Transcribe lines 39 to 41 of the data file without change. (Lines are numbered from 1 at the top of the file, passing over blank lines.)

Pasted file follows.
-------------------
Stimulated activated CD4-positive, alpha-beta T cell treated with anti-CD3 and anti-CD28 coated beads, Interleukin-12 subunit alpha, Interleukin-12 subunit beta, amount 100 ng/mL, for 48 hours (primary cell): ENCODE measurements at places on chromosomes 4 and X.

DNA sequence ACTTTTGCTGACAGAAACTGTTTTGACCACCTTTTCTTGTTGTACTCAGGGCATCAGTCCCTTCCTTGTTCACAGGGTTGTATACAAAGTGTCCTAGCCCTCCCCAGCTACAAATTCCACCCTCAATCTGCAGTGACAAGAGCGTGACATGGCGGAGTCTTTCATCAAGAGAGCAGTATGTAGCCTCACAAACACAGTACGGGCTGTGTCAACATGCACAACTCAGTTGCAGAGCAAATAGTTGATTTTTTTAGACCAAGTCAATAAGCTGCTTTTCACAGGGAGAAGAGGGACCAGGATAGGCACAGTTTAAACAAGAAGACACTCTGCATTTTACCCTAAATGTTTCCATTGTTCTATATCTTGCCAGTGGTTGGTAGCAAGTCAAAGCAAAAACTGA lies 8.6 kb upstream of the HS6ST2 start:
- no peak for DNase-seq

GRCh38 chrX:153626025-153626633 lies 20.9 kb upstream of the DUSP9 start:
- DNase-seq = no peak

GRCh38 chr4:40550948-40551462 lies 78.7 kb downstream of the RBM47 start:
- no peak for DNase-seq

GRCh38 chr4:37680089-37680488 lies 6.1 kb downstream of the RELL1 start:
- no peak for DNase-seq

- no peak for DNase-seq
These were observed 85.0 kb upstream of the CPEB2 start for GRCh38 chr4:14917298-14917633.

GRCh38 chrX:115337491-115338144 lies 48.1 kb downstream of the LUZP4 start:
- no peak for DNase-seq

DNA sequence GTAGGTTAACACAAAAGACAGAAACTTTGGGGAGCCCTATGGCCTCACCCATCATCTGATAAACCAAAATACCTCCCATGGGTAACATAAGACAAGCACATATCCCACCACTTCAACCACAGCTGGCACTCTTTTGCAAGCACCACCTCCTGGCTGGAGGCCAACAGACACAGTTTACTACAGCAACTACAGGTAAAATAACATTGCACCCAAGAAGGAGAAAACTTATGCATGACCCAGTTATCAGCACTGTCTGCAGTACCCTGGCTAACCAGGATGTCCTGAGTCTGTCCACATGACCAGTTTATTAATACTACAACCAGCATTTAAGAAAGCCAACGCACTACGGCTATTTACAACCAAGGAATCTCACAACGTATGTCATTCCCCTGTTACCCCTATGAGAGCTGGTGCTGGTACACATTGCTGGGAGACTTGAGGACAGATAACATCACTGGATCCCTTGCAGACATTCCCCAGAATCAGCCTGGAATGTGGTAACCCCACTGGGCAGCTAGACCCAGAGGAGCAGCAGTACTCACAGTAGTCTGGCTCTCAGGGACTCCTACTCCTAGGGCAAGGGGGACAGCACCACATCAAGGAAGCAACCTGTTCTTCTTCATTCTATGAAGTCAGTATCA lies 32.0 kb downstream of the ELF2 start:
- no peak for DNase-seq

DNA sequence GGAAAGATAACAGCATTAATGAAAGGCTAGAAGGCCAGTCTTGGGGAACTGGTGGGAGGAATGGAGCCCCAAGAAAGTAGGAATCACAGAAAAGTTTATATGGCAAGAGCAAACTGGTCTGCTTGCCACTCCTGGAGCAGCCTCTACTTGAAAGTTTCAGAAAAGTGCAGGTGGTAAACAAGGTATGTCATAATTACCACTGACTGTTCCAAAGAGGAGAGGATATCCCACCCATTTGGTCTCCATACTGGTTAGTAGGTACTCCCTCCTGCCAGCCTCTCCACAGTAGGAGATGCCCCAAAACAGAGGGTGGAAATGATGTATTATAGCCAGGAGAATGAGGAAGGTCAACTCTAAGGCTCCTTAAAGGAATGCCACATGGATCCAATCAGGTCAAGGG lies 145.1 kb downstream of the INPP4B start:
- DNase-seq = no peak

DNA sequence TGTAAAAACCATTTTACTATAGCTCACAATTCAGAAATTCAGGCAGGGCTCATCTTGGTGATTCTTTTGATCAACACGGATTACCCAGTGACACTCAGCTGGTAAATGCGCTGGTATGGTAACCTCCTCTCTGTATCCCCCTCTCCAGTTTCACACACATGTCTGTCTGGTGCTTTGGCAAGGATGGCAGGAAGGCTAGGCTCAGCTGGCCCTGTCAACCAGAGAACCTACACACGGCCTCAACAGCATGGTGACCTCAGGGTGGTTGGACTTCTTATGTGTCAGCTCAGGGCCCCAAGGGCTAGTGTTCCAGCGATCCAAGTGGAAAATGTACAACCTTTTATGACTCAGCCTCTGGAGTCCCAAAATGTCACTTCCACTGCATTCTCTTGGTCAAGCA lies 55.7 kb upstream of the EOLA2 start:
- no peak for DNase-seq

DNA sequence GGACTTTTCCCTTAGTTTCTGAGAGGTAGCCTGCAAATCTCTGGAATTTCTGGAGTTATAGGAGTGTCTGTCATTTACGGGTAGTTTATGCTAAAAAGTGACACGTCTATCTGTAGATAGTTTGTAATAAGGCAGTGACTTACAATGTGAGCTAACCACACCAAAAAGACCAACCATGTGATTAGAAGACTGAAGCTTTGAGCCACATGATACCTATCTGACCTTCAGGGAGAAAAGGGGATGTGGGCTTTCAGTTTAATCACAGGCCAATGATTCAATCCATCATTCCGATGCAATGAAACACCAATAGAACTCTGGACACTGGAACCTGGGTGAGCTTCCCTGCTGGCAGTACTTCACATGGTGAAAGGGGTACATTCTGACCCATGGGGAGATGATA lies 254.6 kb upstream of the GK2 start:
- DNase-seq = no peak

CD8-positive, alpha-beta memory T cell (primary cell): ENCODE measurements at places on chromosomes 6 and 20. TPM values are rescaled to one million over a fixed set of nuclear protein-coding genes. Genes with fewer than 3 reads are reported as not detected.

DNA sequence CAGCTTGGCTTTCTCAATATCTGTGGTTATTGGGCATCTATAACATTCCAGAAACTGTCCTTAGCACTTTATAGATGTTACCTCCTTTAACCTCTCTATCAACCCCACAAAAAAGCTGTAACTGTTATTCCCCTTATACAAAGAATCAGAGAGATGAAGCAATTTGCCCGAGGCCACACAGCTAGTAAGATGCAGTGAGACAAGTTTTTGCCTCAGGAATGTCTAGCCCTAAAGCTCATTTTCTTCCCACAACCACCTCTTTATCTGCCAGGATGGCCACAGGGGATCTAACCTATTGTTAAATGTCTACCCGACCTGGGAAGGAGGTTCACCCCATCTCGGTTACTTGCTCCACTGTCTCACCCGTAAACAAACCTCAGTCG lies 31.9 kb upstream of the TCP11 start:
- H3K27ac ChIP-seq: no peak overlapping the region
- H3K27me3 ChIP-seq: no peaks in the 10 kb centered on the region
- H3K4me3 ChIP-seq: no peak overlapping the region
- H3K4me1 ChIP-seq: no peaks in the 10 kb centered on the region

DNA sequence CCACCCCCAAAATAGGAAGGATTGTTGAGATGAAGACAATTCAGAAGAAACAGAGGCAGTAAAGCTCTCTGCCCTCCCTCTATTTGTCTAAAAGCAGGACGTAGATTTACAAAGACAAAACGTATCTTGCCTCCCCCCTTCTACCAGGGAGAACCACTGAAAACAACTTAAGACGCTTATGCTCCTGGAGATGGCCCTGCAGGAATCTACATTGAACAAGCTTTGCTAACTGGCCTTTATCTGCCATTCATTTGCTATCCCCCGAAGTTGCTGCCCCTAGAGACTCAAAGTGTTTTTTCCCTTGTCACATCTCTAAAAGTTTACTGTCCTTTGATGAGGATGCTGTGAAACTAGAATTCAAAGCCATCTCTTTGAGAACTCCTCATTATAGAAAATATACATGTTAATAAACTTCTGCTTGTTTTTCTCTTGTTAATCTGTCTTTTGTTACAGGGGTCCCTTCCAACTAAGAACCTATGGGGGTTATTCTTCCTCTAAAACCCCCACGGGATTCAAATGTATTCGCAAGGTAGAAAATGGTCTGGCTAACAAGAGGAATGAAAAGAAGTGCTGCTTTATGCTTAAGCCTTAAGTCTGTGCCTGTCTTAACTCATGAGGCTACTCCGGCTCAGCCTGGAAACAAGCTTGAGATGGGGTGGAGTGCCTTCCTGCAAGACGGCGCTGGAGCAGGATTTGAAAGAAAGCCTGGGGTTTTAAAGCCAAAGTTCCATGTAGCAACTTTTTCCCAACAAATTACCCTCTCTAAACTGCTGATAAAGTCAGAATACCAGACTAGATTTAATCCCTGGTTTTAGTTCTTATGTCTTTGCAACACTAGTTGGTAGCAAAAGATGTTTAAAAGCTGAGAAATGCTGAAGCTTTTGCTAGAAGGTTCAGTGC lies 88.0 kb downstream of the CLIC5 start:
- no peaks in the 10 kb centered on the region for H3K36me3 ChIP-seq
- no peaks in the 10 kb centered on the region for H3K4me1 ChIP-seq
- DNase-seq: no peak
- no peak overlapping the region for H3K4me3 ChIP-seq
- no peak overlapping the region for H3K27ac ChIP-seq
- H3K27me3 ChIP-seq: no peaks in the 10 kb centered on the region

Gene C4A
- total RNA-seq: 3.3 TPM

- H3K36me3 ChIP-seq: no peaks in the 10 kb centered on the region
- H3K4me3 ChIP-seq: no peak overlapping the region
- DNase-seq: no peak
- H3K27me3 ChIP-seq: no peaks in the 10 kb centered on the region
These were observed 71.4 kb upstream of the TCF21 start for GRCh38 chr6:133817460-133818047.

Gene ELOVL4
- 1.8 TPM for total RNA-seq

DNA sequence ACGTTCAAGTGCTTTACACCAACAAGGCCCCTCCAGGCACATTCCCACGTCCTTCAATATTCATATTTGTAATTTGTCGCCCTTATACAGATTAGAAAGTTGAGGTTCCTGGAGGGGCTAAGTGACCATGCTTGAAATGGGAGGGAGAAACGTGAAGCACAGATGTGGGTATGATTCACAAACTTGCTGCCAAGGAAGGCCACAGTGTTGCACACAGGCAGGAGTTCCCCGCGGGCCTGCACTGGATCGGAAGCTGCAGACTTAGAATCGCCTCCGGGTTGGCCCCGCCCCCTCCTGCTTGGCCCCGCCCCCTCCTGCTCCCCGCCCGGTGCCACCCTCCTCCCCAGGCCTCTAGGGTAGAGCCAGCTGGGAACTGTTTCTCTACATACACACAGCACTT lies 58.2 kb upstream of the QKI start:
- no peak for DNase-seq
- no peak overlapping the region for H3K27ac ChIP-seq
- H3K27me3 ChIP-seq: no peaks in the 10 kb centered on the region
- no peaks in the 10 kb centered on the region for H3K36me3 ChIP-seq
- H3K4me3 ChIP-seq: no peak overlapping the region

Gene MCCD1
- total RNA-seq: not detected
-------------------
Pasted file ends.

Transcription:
- DNase-seq: no peak
- H3K27me3 ChIP-seq: no peaks in the 10 kb centered on the region
These were observed 71.4 kb upstream of the TCF21 start for GRCh38 chr6:133817460-133818047.